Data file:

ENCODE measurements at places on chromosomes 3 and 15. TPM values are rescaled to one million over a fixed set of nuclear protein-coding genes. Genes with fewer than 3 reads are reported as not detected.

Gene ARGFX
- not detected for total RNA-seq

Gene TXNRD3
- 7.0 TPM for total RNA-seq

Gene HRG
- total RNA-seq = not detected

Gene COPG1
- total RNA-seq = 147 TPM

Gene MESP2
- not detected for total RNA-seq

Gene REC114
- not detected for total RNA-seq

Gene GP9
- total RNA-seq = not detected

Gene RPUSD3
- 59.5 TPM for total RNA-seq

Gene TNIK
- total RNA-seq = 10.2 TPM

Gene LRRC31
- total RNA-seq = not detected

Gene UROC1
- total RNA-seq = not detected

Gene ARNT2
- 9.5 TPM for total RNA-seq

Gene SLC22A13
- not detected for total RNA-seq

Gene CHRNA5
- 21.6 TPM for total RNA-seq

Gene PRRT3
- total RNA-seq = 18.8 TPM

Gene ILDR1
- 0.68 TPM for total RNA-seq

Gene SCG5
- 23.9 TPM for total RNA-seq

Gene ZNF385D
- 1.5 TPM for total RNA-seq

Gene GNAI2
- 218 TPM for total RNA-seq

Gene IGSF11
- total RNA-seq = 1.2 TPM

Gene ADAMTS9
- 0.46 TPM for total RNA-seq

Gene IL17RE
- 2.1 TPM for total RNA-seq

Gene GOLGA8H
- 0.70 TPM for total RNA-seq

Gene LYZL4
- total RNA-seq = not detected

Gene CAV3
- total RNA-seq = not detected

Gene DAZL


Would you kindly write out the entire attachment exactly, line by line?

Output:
ENCODE measurements at places on chromosomes 3 and 15. TPM values are rescaled to one million over a fixed set of nuclear protein-coding genes. Genes with fewer than 3 reads are reported as not detected.

Gene ARGFX
- not detected for total RNA-seq

Gene TXNRD3
- 7.0 TPM for total RNA-seq

Gene HRG
- total RNA-seq = not detected

Gene COPG1
- total RNA-seq = 147 TPM

Gene MESP2
- not detected for total RNA-seq

Gene REC114
- not detected for total RNA-seq

Gene GP9
- total RNA-seq = not detected

Gene RPUSD3
- 59.5 TPM for total RNA-seq

Gene TNIK
- total RNA-seq = 10.2 TPM

Gene LRRC31
- total RNA-seq = not detected

Gene UROC1
- total RNA-seq = not detected

Gene ARNT2
- 9.5 TPM for total RNA-seq

Gene SLC22A13
- not detected for total RNA-seq

Gene CHRNA5
- 21.6 TPM for total RNA-seq

Gene PRRT3
- total RNA-seq = 18.8 TPM

Gene ILDR1
- 0.68 TPM for total RNA-seq

Gene SCG5
- 23.9 TPM for total RNA-seq

Gene ZNF385D
- 1.5 TPM for total RNA-seq

Gene GNAI2
- 218 TPM for total RNA-seq

Gene IGSF11
- total RNA-seq = 1.2 TPM

Gene ADAMTS9
- 0.46 TPM for total RNA-seq

Gene IL17RE
- 2.1 TPM for total RNA-seq

Gene GOLGA8H
- 0.70 TPM for total RNA-seq

Gene LYZL4
- total RNA-seq = not detected

Gene CAV3
- total RNA-seq = not detected

Gene DAZL